Article Written by guest author Marina McCormick, Ed.D.

Dr. Marina McCormick has 23 years of experience in the field of special education as both a teacher of the deaf and as a special education administrator. She currently serves as the Region 4 Regional Day School Program for the Deaf Coordinator at Region 4 Education Service Center in Houston, Texas and works for both the University of Houston and Texas Tech University as an adjunct instructor in undergraduate and graduate studies related to professional leadership and special education. In addition, Dr. McCormick has served on state and national organizational boards including as the acting President of the Texas Association of Parents and Educators of the Deaf and as one of six Directors on the Council for Exceptional Children’s Division of Visual Impairments and Deafblindness Board. 

Anthony, T.L. (2016). Early identification of infants and toddlers with deafblindness. American Annals of the Deaf, 161(4), 412-423.

Bruce, S. (2005). The impact of congenital deafblindness on the struggle to symbolism. International Journal of Disability, Development and Education, 52(3), 233-251. 

Cerebral Palsy Foundation. (2017, April 5). The least dangerous assumption [Video]. YouTube. 

Gioia, B. (2001). The emergent language and literacy experiences of three deaf preschoolers. International Journal of Disability, Development, and Education, 48(4). doi:10.1080/10349120120094293

Mitchell, T.V. & Maslin, M.T. (2007). How vision matters for individuals with hearing loss. International Journal of Audiology, 46, 500-511.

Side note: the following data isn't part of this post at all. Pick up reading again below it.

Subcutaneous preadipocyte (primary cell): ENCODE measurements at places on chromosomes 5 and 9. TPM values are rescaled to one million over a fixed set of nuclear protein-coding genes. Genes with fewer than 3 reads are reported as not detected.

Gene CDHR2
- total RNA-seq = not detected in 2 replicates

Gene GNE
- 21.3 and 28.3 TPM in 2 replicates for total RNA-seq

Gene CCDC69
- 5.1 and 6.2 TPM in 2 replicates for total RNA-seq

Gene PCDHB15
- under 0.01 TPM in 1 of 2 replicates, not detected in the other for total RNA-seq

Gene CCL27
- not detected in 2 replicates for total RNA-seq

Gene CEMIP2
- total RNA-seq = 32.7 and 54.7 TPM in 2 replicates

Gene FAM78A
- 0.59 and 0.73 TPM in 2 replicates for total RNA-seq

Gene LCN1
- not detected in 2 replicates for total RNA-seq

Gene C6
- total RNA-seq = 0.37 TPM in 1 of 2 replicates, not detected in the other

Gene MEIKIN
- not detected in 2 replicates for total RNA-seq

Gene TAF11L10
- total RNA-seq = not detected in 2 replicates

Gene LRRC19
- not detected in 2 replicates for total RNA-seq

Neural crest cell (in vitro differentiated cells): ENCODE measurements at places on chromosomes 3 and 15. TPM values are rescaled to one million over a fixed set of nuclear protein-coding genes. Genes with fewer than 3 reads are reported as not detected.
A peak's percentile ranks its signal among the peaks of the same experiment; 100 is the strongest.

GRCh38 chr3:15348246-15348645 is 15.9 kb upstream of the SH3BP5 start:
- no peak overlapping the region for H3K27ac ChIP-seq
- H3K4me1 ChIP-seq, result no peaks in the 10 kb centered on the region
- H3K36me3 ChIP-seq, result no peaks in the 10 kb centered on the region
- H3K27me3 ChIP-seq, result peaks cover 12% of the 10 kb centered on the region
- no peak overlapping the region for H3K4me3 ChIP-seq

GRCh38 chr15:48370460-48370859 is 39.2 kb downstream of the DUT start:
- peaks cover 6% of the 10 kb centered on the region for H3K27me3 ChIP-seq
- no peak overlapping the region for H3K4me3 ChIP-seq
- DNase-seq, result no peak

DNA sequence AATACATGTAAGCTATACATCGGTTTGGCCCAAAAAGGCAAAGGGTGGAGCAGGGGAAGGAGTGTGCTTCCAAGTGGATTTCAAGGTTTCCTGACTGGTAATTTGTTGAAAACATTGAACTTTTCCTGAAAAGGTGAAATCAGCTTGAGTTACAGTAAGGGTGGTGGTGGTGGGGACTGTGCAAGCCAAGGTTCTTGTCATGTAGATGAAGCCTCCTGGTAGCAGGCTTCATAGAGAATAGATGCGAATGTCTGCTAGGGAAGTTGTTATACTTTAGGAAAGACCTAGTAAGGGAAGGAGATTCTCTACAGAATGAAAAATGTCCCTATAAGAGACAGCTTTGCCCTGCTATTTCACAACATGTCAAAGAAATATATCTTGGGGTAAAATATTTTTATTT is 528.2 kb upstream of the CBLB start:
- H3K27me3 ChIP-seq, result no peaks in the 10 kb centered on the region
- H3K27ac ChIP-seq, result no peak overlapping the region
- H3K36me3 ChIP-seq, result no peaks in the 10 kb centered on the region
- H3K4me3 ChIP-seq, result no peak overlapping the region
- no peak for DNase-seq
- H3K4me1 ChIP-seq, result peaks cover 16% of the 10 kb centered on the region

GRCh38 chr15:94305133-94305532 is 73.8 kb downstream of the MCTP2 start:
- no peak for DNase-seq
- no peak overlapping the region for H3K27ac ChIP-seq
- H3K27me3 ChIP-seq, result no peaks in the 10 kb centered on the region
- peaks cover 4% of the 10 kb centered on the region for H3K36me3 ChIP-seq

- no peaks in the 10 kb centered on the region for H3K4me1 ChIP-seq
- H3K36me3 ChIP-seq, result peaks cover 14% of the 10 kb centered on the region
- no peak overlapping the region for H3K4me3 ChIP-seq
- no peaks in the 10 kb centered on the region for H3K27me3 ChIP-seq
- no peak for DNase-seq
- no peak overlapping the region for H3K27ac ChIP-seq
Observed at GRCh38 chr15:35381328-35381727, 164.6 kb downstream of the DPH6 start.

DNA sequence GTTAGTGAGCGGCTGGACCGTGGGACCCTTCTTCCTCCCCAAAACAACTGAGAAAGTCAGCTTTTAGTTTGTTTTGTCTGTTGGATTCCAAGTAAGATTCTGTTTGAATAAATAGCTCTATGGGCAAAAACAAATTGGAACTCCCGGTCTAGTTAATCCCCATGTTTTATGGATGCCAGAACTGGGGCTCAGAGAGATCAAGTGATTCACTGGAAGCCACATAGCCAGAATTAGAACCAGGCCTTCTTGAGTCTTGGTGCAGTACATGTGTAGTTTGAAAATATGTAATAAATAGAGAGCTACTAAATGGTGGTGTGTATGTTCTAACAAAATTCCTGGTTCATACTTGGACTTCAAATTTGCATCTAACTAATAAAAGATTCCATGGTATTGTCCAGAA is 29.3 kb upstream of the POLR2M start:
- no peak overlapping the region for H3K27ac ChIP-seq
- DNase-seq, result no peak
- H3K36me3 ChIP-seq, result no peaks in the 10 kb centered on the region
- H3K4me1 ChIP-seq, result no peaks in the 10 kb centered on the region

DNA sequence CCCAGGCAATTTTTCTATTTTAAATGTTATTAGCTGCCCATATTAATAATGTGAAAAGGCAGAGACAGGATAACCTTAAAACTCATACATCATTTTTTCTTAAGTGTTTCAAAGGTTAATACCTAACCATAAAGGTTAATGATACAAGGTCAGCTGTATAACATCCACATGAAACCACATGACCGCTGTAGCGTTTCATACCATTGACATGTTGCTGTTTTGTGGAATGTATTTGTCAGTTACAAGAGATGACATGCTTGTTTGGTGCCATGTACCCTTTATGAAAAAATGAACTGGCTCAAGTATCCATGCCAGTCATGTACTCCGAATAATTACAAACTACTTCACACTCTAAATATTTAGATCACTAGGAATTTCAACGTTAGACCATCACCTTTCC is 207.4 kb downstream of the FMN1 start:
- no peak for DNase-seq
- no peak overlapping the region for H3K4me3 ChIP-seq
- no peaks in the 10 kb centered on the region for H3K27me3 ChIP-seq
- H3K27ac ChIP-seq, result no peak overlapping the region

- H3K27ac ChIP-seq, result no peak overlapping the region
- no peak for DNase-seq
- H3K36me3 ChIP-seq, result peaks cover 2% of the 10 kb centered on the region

National Center on Deaf-Blindness. (2022). 2021 National deaf-blind child count


National Center on Deafblindness. (2017, November). Family needs assessment: Summary report. Monmouth, OR: The Research Institute at Western Oregon University. 

Nelson, C., & Bruce, S. M. (2016). Critical issues in the lives of children and youth who are deafblind. American Annals of the Deaf, 161(4), 406–411.

Parker, A. T., McGinnity, B. L., & Bruce, S. M. (2012). Educational programming for students who are deafblind: A position paper of the Division on Visual Impairments. Retrieved from http://community.cec.sped.org/dvi/resourcesportal/positionpapers

Purvis, B., Malloy, P., Schalock, M., McNuity, K., Davies, S., Stremel Thomas, K., & Udell, T. (2014). Early identification and referral of infants and toddlers who are deaf-blind. https://www.nationaldb.org/media/doc/EIR-Infants.pdf

Webb, M.-Y., Lederberg, A.R., Branum-Martin, L., & McDonald Connor, C. (2015). Evaluating the structure of early English literacy skills in deaf and hard-of-hearing children. Journal of Deaf Studies and Deaf Education, 20(4), pp. 343-355.